#ContentWritingChat Recap: Making Content Marketing & SEO Work for Your Brand with Gini Dietrich

By now, you probably know how important content marketing and SEO are for your online brand. But do you really know how to implement them? In this #ContentWritingChat, we discussed this topic and received some really great advice from our chat participants. Keep reading to learn more!

#ContentWritingChat Recap: Making Content Marketing & SEO Work for Your Brand with Gini Dietrich

Our guest host this week was Gini Dietrich. Gini is the CEO of Arment Dietrich. She’s also an author and a speaker. In this week’s chat, she shared some valuable tips you’ll want to use for your own brand.

Q1: Content marketers today have to know SEO. Do you have a process you recommend to combine both?

To kick off the chat, we asked everyone to share their tips for combining both content marketing and SEO. Here are some of the responses we received:

Gini’s process includes the following: defining keywords where you can compete, creating headlines, developing an editorial calendar, publishing content, earning high-value links, and tracking results.

Julia says it all starts with knowing your keywords. She loves to use SEMrush for this. Then, she writes an optimized headline and begins creating her content.

For Emma, her process starts by identifying keywords with Google’s Keyword Planner and other research. She knows it’s important to figure out what your audience is looking for.

Mallie recommends using Yoast, which is a powerful WordPress plugin. It’ll give you an understanding of the basics of SEO.

Make sure you always write with your audience in mind. You need to create content that will appeal to your human readers.

As Sarah said, your end goal is always to get the right content in front of the right people.

Kristin agrees that you need a strategy in order to get your content in front of the right people.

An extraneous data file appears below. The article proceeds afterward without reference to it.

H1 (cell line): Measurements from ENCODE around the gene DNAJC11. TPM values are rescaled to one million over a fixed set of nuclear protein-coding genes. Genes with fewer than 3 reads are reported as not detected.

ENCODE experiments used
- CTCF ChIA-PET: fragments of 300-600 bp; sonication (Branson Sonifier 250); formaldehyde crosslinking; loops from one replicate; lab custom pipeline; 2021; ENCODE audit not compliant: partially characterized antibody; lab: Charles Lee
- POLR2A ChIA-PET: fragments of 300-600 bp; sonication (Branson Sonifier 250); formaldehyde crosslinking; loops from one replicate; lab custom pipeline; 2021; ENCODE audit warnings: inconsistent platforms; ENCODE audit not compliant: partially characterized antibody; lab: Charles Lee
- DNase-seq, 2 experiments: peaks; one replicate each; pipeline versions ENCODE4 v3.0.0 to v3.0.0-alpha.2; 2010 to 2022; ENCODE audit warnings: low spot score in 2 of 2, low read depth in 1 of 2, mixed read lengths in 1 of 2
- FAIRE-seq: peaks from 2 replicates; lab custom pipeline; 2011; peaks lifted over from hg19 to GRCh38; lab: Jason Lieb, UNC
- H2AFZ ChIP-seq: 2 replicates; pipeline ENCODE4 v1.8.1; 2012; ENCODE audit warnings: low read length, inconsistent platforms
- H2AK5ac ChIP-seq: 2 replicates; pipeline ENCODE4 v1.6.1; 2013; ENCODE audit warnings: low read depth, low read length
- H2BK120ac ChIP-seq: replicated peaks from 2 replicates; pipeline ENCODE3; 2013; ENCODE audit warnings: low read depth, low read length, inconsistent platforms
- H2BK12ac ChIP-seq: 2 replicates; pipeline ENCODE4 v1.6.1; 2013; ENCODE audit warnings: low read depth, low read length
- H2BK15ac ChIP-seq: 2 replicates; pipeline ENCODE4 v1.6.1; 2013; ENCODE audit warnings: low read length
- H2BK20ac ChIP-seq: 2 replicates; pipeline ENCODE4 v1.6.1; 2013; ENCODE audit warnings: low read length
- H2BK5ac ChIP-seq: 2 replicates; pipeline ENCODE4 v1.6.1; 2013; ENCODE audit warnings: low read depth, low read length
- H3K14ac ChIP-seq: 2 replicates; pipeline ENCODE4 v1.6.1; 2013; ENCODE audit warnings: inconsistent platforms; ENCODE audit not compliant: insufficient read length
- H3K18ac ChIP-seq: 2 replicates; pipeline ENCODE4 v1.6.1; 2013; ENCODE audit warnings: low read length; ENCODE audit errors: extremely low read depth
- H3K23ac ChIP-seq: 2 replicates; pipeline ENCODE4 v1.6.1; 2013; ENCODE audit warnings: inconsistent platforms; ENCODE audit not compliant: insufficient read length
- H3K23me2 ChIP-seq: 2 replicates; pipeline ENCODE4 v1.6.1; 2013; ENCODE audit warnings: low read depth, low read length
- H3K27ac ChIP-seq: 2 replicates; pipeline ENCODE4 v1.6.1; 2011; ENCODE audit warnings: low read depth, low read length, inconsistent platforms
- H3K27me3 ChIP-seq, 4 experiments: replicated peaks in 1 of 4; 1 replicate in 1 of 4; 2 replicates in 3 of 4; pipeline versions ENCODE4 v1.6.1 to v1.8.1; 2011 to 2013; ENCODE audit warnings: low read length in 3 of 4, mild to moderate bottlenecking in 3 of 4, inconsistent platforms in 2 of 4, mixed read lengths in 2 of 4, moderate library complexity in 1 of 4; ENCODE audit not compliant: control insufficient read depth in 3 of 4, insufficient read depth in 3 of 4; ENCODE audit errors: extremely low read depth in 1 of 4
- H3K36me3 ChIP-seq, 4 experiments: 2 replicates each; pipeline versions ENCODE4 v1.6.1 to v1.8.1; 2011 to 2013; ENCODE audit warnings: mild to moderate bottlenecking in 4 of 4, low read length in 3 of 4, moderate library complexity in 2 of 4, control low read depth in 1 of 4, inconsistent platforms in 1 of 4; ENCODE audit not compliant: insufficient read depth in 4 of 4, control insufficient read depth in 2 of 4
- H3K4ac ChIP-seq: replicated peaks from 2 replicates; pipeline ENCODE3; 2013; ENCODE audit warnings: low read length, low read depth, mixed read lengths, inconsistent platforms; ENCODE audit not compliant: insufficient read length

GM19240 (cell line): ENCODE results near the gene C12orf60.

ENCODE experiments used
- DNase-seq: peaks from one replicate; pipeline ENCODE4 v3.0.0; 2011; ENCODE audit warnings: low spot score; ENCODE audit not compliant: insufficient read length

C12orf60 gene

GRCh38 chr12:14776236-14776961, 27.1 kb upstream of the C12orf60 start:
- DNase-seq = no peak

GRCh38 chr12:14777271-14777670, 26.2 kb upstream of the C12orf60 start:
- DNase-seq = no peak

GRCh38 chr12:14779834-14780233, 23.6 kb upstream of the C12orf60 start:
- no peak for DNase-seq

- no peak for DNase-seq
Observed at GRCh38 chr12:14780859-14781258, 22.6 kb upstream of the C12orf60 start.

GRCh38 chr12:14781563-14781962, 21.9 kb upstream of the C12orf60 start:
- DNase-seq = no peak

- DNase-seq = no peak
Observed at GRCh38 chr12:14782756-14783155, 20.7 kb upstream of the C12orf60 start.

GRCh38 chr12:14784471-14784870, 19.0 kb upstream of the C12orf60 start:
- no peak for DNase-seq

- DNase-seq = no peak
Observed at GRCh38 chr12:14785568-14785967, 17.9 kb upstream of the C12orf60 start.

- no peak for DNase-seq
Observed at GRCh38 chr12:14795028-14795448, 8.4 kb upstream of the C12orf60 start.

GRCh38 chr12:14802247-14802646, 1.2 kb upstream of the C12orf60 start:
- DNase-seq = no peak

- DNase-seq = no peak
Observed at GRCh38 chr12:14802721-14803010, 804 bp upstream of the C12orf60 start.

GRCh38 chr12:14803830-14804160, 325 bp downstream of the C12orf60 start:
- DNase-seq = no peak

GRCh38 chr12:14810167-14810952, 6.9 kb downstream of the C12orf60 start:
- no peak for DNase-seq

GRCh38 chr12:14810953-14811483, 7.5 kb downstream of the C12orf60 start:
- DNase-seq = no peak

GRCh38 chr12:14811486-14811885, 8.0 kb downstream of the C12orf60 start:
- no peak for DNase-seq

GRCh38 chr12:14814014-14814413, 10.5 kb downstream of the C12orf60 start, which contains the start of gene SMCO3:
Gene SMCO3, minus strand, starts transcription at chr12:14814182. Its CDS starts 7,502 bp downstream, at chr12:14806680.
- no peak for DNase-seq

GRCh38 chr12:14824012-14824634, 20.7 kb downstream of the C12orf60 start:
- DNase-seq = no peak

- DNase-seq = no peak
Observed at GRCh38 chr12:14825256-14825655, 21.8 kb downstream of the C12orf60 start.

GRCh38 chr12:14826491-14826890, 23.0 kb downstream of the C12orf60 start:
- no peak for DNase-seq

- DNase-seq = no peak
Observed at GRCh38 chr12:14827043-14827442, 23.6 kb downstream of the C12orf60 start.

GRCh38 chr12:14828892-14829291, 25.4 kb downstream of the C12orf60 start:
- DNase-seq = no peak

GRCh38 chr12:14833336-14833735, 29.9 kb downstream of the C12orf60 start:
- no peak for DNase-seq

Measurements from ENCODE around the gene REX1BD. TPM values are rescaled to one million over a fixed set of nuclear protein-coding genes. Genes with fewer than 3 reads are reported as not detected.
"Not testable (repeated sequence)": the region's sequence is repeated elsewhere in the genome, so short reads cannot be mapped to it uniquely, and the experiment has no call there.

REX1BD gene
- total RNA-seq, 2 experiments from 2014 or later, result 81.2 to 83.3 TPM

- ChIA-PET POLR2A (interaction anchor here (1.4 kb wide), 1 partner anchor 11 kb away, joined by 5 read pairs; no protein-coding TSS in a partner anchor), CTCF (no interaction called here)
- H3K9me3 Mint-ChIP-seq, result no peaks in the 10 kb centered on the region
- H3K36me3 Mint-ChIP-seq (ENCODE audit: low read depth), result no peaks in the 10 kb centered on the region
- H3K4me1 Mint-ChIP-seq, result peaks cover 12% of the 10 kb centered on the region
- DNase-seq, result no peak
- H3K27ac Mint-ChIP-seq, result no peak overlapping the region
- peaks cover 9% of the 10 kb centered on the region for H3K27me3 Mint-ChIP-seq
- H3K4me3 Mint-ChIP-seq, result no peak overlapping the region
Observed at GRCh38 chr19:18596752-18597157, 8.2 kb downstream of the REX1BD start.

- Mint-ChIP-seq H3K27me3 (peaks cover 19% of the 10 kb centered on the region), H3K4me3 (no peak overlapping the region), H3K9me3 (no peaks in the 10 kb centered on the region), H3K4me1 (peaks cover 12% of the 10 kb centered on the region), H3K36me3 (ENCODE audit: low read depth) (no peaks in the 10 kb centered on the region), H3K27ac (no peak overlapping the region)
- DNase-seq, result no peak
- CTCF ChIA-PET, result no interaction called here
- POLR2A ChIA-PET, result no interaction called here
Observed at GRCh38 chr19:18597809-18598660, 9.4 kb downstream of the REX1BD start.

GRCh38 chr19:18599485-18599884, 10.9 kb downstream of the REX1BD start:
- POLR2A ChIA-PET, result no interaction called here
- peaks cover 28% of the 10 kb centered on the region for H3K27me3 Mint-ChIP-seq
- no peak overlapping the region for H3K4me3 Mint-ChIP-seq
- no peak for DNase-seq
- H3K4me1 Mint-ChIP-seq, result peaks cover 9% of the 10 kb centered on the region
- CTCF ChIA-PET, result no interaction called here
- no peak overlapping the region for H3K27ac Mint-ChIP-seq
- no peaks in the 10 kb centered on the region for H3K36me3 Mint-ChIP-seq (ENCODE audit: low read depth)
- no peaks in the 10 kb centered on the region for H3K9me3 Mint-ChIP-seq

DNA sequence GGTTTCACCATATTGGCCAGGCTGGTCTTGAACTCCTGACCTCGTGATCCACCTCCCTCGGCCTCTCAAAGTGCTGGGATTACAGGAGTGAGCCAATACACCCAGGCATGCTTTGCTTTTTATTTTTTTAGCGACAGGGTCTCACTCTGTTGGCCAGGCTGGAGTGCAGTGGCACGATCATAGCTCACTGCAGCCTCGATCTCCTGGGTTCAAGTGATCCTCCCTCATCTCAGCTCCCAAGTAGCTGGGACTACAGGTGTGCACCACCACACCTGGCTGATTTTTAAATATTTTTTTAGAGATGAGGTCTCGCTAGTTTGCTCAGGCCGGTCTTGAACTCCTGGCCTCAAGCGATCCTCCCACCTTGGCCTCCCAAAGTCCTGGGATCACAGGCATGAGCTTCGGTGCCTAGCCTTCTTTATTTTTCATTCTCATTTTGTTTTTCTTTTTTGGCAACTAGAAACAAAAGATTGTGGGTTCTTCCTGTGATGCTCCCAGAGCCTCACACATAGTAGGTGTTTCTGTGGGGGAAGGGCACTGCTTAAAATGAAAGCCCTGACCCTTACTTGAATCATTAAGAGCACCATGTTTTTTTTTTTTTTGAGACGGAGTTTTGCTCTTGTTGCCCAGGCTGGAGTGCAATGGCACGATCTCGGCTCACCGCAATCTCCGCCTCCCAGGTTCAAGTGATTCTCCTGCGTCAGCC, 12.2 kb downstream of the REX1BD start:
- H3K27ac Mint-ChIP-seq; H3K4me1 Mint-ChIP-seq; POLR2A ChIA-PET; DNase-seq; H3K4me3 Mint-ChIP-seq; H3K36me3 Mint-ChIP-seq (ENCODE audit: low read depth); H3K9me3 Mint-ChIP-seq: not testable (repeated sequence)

Q2: So, are you saying we need to create content for robots first?

The big question here is… Who do we focus on when creating content? Do we focus on the human reader or the robots running the search engines? Here’s what our chat participants had to say:

Gini doesn’t feel robots should be your primary focus. Instead, she recommends keeping a list of questions your customers and prospective customers ask. You can then do keyword research and create content based on those commonly asked questions so you can better address your audience’s needs.

Andrea is right. Google is getting a lot smarter and they do pick up on it when you create great content for your human audience.

Gaby’s advice is to focus on providing quality, valuable content for your audience first and foremost.

Kristin focuses on writing for her audience and makes SEO tweaks afterwards.

In the end, your audience is who really cares about the content you create. Always keep them in mind.

Q3: The Google Keyword Planner only gives ranges for non-advertisers. How can we get more specifics?

Our chat participants had some great advice for getting more specific information when it comes to keyword research. Here’s what they had to say:

Gini likes using the Moz keyword planner, which is a favorite for many content creators.

Sarah suggests looking towards some other tools for help. She recommends Moz, SEMrush, and keywordtool.io.

SEMrush and Majestic SEO are also two popular tools.

Louise turns to platforms like BuzzSumo and Reddit for finding relevant topics and keywords that people are talking about.

Sarah has found Answer the Public to be a great tool to help you find ideas for your content.

Grep Words is another tool you can consider using for your keyword research.

Social listening is another great way to tune into what your audience wants and needs.

Gaby’s advice is to monitor your market, industry, audience, brand, and your analytics.

Q4: Can you define domain authority and explain why it’s important to content marketers?

Wondering what domain authority is and whether or not it’s important for you? Check out these responses from the chat:

Gini says domain authority gives a metric at the top of the funnel. It gives you the opportunity to find high-value sites for media relations and publicity.

If you want to learn more, check out the link Kristin shared.

Julia said domain authority is a metric created by Moz. She suggests paying attention when researching keyword opportunities.